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Electronic Teaching Portfolios: Technology Skills + Portfolio Development—Do They = Powerful Preservice Teachers?

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MARY MARGARET CAPRARO

ABSTRACT: Electronic portfolios are a “collection of work captured by electronic means, that serves as an exhibit of individual efforts, progress, and achievements in one or more areas" (Weidmer, 1998, p. 586). Because of the rapid growth and updates in technology, keeping electronic portfolios is becoming increasingly common in a variety of educational settings. In fall 2002 at one large public university, 24 field-based preservice teachers designed professional portfolios using either an electronic format (n = 11) or a traditional three-ring binder format (n = 13). On a 10-point rubric scale, preservice teachers received a mean score of 9.21 and 7.14 with a Cohen's d effect size of 4.42, respectively, on their electronic and traditional portfolio presentations, as determined by school-site administrators. Through interviews, it was determined that the videos clips that were included in the electronic portfolios proved to be valuable to administrators in determining teacher candidate effectiveness.

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Commentary: Teacher Education and the Struggle for Voice—A Critical Analysis From Texas

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CAMERON WHITE

ABSTRACT: Teacher education is undergoing considerable restructuring and transformation worldwide, and Texas is no exception. Teacher shortages, societal issues, accountability, and rethinking the concepts of education and schooling are a few concerns affecting teacher education. Teacher education programs are now susbject to strict accountability measures in the form of preservice teacher testing. This article offers a critical analysis of the state of teacher education and accountability in Texas.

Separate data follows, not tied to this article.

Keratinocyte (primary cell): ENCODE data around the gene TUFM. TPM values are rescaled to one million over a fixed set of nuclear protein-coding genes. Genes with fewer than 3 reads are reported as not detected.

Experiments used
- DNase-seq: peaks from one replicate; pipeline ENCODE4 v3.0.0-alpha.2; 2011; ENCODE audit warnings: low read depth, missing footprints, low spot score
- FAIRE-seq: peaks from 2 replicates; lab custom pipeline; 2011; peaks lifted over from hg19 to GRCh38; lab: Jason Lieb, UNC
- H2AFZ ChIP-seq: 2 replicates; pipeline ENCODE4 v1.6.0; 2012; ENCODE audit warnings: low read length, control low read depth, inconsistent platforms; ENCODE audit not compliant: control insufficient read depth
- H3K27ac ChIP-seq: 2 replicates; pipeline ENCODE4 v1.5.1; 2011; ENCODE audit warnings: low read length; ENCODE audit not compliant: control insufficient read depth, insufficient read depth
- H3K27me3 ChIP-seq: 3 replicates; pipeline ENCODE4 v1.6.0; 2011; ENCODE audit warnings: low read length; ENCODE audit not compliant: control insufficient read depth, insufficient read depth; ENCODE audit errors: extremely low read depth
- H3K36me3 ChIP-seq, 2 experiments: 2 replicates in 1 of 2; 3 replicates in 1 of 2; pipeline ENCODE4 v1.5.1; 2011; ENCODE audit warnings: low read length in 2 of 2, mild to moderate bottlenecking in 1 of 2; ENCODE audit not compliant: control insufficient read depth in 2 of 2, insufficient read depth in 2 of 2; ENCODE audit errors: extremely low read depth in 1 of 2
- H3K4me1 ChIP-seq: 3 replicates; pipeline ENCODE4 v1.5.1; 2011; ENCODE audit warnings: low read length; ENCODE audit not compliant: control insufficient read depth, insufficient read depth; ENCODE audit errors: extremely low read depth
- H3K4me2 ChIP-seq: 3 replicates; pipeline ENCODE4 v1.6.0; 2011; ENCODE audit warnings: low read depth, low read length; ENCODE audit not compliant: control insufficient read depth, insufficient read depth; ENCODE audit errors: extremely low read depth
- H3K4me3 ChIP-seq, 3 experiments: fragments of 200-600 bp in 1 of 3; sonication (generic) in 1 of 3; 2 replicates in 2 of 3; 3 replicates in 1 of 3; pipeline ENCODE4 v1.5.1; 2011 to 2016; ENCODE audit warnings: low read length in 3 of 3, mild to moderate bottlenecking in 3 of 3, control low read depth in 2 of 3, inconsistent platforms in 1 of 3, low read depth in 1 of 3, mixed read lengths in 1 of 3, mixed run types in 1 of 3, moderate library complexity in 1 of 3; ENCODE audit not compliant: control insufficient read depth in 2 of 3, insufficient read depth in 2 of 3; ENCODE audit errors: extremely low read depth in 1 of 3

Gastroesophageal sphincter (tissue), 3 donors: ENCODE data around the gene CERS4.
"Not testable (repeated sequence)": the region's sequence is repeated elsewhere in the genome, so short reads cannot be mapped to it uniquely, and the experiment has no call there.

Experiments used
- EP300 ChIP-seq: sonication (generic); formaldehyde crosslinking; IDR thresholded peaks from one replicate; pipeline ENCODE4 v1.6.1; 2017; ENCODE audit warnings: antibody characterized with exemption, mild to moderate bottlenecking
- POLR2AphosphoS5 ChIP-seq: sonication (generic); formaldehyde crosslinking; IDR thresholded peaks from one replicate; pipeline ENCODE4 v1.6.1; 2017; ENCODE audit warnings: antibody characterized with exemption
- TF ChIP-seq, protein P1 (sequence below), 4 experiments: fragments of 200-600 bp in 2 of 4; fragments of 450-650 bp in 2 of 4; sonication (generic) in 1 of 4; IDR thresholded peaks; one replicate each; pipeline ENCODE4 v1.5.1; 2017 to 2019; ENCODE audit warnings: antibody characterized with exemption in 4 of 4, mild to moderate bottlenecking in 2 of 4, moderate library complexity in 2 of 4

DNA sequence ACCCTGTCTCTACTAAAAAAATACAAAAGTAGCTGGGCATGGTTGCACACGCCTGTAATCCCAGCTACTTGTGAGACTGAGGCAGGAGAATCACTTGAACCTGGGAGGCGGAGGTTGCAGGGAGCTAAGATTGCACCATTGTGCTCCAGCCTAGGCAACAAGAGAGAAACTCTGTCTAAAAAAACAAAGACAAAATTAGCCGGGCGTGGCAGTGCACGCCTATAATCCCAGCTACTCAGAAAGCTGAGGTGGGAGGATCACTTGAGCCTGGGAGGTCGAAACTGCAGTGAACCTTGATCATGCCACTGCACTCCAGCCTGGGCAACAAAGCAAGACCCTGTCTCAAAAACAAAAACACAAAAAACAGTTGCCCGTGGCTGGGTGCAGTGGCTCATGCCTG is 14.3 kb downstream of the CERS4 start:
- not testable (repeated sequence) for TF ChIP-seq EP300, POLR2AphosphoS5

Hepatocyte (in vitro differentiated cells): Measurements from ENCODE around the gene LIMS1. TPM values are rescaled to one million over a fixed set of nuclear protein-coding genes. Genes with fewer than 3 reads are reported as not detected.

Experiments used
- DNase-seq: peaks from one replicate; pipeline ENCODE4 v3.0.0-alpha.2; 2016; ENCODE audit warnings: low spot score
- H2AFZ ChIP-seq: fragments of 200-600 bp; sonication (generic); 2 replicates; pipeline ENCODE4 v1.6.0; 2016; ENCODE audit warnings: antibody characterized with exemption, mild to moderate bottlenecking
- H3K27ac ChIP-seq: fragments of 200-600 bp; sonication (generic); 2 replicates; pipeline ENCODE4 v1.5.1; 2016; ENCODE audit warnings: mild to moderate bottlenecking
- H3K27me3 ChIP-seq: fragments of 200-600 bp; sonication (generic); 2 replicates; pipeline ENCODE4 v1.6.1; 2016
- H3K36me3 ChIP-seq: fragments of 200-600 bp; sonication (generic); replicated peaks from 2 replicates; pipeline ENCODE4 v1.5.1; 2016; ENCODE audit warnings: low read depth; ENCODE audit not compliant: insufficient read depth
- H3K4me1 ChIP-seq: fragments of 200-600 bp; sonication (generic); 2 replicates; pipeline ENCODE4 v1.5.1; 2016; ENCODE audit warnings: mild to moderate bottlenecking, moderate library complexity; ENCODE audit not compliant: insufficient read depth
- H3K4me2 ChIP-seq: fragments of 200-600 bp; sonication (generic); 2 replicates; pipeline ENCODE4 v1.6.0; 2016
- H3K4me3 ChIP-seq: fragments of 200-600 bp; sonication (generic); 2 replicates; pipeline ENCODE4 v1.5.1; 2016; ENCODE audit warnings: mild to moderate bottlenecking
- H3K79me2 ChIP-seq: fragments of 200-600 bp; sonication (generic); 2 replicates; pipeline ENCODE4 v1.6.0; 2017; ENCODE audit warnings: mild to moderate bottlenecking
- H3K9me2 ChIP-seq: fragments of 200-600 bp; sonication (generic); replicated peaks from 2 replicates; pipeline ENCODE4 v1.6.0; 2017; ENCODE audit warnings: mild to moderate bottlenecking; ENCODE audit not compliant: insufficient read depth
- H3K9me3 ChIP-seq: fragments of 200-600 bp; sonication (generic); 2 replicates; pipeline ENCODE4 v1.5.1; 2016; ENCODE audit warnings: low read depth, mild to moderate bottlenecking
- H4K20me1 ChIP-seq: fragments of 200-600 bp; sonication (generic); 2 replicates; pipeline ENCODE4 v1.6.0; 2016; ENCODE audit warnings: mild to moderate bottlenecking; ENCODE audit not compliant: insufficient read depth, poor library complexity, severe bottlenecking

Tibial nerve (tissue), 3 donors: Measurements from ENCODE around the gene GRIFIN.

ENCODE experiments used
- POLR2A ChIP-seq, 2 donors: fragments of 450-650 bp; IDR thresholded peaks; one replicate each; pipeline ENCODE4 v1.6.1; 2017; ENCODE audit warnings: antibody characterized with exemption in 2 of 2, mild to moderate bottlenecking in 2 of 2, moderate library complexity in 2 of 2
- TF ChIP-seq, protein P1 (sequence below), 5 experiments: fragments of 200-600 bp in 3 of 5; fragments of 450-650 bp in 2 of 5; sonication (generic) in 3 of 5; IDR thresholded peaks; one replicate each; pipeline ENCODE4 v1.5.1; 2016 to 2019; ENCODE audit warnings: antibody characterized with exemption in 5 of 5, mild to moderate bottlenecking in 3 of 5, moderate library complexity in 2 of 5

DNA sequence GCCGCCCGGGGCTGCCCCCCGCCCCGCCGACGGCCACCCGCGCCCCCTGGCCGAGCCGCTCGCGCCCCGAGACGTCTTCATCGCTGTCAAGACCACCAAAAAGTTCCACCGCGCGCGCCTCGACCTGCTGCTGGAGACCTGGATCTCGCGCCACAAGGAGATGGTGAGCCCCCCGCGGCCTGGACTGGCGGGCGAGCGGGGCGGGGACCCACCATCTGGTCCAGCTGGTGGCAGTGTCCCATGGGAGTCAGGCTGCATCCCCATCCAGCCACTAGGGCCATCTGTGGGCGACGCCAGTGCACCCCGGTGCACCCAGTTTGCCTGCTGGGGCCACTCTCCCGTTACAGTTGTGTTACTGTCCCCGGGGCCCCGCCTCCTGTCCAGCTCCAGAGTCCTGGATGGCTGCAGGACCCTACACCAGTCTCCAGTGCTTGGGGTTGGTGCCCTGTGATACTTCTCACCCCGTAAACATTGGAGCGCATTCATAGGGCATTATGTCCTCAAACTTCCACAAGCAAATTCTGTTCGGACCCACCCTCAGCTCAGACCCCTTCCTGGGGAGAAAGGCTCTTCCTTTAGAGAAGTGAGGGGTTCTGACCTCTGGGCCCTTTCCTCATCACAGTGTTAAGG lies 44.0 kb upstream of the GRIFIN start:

Teacher education is undergoing considerable restructuring and transformation worldwide, and Texas is no exception. Teacher shortages, societal issues, accountability, and rethinking the concepts of education and schooling are a few concerns affecting teacher education. As a result, traditional teacher education and certification programs in colleges of education are under fire, and a crisis has emerged. For example, the state of Texas has now taken the accountability movement, so prevalent in the public schooling of its youth, into teacher education. Teacher education programs are now subject to strict accountability measures in the form of preservice teacher testing. How preservice teacher candidates perform on these content knowledge and pedagogical tests determine whether teacher education institutions retain their accreditation.

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Kaleidoscope Feature: Designing a Thesis Requirement in a Graduate Program Based on the National Board for Professional Teaching Standards

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Kaleidoscope Feature

SANDRA M. STOKES, TIMOTHY U. KAUFMAN, AND LINDA TABERS -KWAK

ABSTRACT: In the fall of 1999, the first cohort group and the faculty in the new master of science in applied leadership for teaching and learning degree at the University of Wisconsin-Green Bay began their journey. The tales of the journey, as told by its sojourners, would undoubtedly be as individually rich as the tales of the pilgrims described by Chaucer in The Canterbury Tales, “whose characters’ lifelike reality surpasses anything previously known in English" (Cook, 1961, p. xvii); however, the purpose of this article is to describe the designing of the thesis requirement (including the rationale for the requirement) and explain what form the thesis will take. This article also gives examples of several theses that have been successfully written and defended, and it discusses how several of the candidates were affected by their portion of the journey, a journey that, though freely chosen by the pilgrims/scholars, resulted in experiences that were unforeseen by all—a “mingling of seriousness and levity [among] the group assembled" (Cook, 1961, p. xvii).